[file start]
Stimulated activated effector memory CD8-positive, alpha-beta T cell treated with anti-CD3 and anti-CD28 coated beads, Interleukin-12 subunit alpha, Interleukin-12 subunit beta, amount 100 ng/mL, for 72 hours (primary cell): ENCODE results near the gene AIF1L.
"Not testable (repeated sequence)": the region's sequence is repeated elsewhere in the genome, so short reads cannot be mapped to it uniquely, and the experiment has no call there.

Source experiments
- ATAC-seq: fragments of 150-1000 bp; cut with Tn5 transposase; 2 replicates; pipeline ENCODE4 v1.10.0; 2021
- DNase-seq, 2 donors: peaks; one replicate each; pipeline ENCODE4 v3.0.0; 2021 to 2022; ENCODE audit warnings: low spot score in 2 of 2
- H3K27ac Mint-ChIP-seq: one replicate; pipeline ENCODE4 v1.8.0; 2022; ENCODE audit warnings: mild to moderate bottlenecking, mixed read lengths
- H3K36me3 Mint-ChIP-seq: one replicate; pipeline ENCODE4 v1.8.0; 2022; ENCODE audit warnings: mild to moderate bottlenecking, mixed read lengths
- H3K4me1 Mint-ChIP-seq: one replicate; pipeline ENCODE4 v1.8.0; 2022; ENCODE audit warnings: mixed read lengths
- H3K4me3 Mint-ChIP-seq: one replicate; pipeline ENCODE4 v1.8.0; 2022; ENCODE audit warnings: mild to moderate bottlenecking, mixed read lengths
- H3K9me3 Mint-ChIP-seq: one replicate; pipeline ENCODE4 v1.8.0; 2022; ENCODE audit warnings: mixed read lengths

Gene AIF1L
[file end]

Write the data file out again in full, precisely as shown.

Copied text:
Stimulated activated effector memory CD8-positive, alpha-beta T cell treated with anti-CD3 and anti-CD28 coated beads, Interleukin-12 subunit alpha, Interleukin-12 subunit beta, amount 100 ng/mL, for 72 hours (primary cell): ENCODE results near the gene AIF1L.
"Not testable (repeated sequence)": the region's sequence is repeated elsewhere in the genome, so short reads cannot be mapped to it uniquely, and the experiment has no call there.

Source experiments
- ATAC-seq: fragments of 150-1000 bp; cut with Tn5 transposase; 2 replicates; pipeline ENCODE4 v1.10.0; 2021
- DNase-seq, 2 donors: peaks; one replicate each; pipeline ENCODE4 v3.0.0; 2021 to 2022; ENCODE audit warnings: low spot score in 2 of 2
- H3K27ac Mint-ChIP-seq: one replicate; pipeline ENCODE4 v1.8.0; 2022; ENCODE audit warnings: mild to moderate bottlenecking, mixed read lengths
- H3K36me3 Mint-ChIP-seq: one replicate; pipeline ENCODE4 v1.8.0; 2022; ENCODE audit warnings: mild to moderate bottlenecking, mixed read lengths
- H3K4me1 Mint-ChIP-seq: one replicate; pipeline ENCODE4 v1.8.0; 2022; ENCODE audit warnings: mixed read lengths
- H3K4me3 Mint-ChIP-seq: one replicate; pipeline ENCODE4 v1.8.0; 2022; ENCODE audit warnings: mild to moderate bottlenecking, mixed read lengths
- H3K9me3 Mint-ChIP-seq: one replicate; pipeline ENCODE4 v1.8.0; 2022; ENCODE audit warnings: mixed read lengths

Gene AIF1L